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Showing posts from June, 2015

Froggy fire protection in Azabu-jūban

I'm a commoner, a peasant and a pleb. I'm also a socialist; as a matter of fact, the older I get, the redder the colour of my personal flag.
That's one of the many reasons why I prefer to live in the shitamachi, the poorer working-class area of Tokyo. Tokyo's sought-after wealthy suburbs either bore me (Daikanyama; what in heaven's name do you do there except shop?) or scare me (Den-en-chōfu is an American suburb and Shōtō in Shibuya is Johannesburg) [both feel like a psychopathic virtual reality game].
However. There's one upmarket area that does appeal, and I can't for the life of me figure out why. It's Azabu-jūban, which happens to be right next to my pet hate, Roppongi. Perhaps it's the suburb's village-like atmosphere thanks to cobbled streets and a giddy mixture of fru fru cafes and traditional shops. Maybe Asakusa would look like that if it were wealthy.
Whatever the reason may be, I'm always happy to return, as I did this morning whe…

Murder attempts and burqa hot pants

I used Japan's EMS service to mail documents to South Africa. 
Monday 8 June         mailed from Tokyo Thursday 11 June     arrived Johannesburg Friday 12 June          sent to Cape Town Monday 15 June       arrived Cape Town Thursday 18 June     "retention"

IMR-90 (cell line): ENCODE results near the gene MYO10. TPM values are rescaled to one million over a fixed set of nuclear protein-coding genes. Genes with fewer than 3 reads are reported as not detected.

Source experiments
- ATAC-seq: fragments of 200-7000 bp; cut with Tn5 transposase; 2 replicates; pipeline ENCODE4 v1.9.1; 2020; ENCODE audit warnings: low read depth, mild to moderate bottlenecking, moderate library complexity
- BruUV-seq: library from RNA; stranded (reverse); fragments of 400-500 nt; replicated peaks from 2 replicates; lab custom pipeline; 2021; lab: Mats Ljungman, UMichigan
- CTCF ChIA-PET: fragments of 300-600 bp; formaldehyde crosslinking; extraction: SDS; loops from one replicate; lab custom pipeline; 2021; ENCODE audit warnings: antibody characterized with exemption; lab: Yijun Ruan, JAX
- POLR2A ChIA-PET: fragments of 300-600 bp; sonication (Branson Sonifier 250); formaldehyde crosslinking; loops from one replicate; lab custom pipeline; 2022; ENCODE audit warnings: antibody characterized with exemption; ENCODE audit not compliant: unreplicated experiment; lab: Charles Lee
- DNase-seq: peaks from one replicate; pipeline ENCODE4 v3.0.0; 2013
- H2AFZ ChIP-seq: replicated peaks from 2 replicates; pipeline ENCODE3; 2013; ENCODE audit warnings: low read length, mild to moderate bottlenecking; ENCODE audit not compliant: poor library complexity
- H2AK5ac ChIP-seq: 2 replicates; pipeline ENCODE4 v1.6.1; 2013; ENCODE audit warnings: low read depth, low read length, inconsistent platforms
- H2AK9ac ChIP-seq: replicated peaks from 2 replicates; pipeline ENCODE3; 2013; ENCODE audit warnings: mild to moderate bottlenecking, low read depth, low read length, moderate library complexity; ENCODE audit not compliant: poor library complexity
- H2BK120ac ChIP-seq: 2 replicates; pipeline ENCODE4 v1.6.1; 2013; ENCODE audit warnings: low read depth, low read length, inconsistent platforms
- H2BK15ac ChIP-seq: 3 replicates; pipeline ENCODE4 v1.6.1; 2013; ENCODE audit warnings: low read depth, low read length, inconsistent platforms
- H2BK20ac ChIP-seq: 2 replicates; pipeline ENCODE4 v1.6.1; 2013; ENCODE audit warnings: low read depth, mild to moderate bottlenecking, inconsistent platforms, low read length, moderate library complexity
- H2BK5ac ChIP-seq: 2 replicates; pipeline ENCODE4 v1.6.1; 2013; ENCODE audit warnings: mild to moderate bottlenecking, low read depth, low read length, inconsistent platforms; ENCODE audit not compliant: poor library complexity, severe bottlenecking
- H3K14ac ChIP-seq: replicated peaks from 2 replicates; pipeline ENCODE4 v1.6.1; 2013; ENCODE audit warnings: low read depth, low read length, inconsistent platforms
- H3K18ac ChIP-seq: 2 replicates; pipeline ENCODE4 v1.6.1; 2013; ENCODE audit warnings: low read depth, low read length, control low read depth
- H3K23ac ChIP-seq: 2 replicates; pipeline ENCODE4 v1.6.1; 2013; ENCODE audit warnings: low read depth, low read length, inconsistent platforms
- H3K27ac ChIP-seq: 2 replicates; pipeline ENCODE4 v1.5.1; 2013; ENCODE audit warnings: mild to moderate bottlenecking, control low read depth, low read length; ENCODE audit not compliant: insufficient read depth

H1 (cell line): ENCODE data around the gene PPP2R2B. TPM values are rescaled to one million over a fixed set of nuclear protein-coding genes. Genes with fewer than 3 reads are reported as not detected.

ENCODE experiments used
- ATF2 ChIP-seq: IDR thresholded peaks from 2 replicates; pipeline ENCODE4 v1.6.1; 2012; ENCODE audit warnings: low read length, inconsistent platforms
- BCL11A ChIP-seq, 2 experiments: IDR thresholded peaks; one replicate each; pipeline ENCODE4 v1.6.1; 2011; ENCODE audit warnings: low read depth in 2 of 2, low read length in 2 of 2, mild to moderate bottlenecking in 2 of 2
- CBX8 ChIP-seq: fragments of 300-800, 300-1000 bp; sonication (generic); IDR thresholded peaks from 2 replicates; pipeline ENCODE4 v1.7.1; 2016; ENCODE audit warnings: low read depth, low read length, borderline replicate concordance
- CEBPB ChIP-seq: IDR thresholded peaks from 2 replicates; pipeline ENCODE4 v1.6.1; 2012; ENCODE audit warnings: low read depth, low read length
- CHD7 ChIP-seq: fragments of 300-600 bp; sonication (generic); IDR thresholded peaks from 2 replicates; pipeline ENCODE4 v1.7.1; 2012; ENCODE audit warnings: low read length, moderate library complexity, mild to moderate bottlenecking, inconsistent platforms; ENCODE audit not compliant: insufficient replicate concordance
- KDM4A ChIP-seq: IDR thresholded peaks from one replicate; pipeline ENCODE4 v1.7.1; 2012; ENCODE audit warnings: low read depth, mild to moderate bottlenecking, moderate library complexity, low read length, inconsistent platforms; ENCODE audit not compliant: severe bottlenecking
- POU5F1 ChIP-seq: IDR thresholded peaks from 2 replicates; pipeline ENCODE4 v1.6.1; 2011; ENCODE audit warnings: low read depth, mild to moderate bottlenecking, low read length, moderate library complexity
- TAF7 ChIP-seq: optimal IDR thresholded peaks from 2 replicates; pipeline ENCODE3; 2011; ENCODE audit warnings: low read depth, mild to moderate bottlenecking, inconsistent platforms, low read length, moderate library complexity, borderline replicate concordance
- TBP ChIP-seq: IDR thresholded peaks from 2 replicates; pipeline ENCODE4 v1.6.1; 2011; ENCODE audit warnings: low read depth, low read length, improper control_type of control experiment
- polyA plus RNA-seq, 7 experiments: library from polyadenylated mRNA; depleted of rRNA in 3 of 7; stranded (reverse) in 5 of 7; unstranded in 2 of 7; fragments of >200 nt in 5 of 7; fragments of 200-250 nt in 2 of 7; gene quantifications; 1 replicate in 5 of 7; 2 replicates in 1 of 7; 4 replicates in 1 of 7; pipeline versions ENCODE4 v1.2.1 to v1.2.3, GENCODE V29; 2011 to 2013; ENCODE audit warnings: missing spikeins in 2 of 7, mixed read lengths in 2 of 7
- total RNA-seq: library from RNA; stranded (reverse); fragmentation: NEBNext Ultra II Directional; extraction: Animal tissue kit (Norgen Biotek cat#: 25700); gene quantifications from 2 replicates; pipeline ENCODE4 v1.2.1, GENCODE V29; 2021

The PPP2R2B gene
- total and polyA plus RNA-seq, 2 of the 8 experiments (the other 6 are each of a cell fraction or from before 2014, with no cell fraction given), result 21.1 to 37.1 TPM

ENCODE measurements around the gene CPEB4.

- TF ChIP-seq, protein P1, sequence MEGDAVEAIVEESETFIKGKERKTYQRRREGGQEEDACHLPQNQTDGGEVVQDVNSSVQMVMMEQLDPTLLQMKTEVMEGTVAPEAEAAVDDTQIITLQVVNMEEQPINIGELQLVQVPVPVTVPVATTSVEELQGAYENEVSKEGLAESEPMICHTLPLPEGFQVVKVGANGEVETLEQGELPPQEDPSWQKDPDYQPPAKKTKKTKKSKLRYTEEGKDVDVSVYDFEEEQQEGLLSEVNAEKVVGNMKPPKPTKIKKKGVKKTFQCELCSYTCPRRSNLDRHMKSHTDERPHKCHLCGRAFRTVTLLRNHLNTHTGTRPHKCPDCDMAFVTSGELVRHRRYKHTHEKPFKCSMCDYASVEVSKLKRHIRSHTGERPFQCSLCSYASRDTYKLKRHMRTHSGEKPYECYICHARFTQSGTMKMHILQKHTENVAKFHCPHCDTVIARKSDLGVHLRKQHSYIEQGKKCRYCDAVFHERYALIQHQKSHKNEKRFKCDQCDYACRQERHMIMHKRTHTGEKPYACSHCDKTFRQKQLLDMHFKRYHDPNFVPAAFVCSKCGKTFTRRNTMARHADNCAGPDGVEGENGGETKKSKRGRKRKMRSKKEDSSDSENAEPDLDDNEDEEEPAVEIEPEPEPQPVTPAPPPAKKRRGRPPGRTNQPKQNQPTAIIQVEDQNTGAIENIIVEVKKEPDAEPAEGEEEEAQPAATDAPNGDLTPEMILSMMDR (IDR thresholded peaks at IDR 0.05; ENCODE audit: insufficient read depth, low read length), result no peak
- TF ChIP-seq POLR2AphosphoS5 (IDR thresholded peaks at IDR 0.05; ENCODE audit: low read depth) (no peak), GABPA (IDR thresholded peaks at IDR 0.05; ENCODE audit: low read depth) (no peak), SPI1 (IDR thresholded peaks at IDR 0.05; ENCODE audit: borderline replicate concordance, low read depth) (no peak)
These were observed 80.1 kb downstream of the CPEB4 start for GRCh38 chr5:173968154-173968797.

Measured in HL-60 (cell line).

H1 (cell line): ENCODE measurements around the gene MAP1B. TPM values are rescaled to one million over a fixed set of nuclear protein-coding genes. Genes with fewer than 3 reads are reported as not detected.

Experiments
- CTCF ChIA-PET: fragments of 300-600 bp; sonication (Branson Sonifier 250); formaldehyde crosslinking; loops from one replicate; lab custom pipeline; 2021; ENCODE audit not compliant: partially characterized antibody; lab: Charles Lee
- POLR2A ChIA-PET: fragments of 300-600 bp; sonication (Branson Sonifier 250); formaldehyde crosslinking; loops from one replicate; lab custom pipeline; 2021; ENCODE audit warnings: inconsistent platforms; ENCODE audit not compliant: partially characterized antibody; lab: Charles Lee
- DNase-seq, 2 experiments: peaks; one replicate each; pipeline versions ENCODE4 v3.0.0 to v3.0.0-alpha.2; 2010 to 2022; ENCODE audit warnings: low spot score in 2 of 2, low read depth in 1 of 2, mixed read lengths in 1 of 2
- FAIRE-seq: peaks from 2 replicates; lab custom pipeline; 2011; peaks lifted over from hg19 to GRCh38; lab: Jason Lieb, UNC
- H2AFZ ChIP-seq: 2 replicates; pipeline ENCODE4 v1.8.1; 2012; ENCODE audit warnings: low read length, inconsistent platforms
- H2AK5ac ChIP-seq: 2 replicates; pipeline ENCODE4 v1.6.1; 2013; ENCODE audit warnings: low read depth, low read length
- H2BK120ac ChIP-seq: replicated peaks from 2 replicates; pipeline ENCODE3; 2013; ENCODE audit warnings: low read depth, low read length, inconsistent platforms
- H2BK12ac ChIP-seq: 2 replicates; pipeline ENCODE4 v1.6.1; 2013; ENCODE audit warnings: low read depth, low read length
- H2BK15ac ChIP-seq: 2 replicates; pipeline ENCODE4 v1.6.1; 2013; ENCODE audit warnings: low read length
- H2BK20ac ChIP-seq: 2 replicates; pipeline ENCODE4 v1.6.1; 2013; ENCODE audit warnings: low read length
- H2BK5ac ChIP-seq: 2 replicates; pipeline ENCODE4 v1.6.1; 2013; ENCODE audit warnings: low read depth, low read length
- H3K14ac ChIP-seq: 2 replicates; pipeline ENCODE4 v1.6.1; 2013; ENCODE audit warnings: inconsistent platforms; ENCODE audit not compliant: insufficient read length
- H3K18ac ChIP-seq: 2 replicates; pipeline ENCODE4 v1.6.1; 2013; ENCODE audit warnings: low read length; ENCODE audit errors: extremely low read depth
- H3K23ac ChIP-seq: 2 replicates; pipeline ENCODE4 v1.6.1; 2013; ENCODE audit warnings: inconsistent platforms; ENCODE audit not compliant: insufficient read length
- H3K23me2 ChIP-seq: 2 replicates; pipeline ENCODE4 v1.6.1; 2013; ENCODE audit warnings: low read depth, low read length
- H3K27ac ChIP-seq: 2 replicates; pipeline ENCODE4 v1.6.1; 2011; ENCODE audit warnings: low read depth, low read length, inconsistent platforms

Friday 19 June          delivered
It takes South Africa longer to deliver documents from the Cape Town Central Post Office Depot to an address in Cape Town than it takes Japan to send those documents 13 536 km, almost halfway around the world.
Ai, Suid-Afrika. It's not that difficult!
Blah
This hasn't been a very rainy rainy season. It's been mostly a blah dreary gray skies season. It hasn't even been very hot: low twenties. I haven't used my air con yet. I have sent roughly 643 LINE messages to my friends complaining about cold trains. The Oedo Line is so cold that it's painful.
Biggest advantage of rainy season: hydrangeas.


You're going to have to try harder to kill me
Japanese pharmacist…

A private tour of the Toguri Museum of porcelain

Seven thousand pieces of antique Japanese porcelain. About one hundred on display at any time. A surprisingly humorous journey into the past.
Well, it surprised and amused me. When I think of antiques, I think of very serious boffins ponderously pontificating on the authenticity of some hideous objet d'art that reminds me rather ominously of the three flying ducks on my grandmother's sitting room wall. It was next to a brass relief of a Cape buffalo. The room also had a riempiesbank and a jonkmanskas and a stinkwood table and other stuff that we thought were uncomfortable and old-fashioned, but were, in fact, quite valuable (eventually) because it was so old.

Anyway. Antiques sound a bit, umm, dusty, so it was a delightful surprise to discover that old equals funny. Serious, beautiful, fascinating, all of that, but also funny: lopsided early pieces full of dirty bits when Japan was still taking baby steps in porcelain production, a fingerprint left in clay, a flop tea cup pra…